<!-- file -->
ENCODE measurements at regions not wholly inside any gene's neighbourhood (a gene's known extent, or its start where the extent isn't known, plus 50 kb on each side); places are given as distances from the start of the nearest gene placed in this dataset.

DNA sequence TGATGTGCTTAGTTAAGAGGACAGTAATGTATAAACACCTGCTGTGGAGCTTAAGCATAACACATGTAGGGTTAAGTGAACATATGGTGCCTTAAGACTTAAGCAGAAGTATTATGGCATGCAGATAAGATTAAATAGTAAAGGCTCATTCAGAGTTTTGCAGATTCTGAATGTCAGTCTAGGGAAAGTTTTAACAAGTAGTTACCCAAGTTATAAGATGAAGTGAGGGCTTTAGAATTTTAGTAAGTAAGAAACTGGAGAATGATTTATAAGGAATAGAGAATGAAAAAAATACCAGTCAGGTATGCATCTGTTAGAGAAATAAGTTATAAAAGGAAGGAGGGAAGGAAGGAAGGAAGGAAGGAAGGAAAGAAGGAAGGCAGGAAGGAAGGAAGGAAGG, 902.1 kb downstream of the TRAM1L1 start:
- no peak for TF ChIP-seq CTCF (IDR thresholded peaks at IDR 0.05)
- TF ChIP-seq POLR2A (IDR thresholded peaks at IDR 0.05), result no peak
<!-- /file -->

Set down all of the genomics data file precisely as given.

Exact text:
ENCODE measurements at regions not wholly inside any gene's neighbourhood (a gene's known extent, or its start where the extent isn't known, plus 50 kb on each side); places are given as distances from the start of the nearest gene placed in this dataset.

DNA sequence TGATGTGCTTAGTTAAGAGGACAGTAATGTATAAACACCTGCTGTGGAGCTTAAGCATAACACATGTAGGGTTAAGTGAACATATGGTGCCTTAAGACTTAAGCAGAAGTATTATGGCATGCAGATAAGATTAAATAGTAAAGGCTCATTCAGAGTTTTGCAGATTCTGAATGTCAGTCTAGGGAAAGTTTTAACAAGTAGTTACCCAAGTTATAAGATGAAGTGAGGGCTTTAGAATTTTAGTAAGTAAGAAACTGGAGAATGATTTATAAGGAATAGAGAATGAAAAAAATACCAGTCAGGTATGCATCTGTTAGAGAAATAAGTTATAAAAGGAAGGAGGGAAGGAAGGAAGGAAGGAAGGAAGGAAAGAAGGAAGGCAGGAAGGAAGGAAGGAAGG, 902.1 kb downstream of the TRAM1L1 start:
- no peak for TF ChIP-seq CTCF (IDR thresholded peaks at IDR 0.05)
- TF ChIP-seq POLR2A (IDR thresholded peaks at IDR 0.05), result no peak